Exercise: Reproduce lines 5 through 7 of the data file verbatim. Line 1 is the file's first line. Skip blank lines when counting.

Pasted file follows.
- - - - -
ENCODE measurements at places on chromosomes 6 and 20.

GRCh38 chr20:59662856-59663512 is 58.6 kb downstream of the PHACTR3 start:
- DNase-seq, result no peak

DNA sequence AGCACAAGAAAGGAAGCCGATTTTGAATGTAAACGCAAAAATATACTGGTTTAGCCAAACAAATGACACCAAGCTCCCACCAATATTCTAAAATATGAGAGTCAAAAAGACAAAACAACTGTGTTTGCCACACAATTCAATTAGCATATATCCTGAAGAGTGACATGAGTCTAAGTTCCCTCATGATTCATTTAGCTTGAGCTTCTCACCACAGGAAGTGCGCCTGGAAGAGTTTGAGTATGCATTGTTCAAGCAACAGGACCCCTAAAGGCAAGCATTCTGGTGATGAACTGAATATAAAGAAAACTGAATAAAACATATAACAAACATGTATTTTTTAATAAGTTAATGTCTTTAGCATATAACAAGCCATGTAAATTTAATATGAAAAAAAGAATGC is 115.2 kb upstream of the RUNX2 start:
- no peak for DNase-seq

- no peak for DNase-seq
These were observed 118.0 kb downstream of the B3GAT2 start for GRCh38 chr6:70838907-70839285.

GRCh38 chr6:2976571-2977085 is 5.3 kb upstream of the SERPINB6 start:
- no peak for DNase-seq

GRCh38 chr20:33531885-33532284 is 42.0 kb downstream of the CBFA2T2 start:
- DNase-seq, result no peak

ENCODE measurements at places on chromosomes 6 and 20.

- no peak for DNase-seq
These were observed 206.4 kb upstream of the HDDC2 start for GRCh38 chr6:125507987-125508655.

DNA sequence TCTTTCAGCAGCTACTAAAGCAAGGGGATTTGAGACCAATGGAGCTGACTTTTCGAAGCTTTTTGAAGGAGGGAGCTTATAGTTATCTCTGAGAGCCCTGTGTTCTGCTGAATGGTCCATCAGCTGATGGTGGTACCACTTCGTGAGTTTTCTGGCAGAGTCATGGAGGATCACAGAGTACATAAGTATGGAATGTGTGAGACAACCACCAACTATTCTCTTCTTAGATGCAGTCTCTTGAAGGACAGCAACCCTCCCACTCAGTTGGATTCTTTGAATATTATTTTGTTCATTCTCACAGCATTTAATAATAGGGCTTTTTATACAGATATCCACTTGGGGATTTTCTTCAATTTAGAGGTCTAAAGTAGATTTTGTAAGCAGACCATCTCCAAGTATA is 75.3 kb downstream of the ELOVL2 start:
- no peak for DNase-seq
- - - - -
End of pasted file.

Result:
- no peak for DNase-seq

- no peak for DNase-seq
These were observed 118.0 kb downstream of the B3GAT2 start for GRCh38 chr6:70838907-70839285.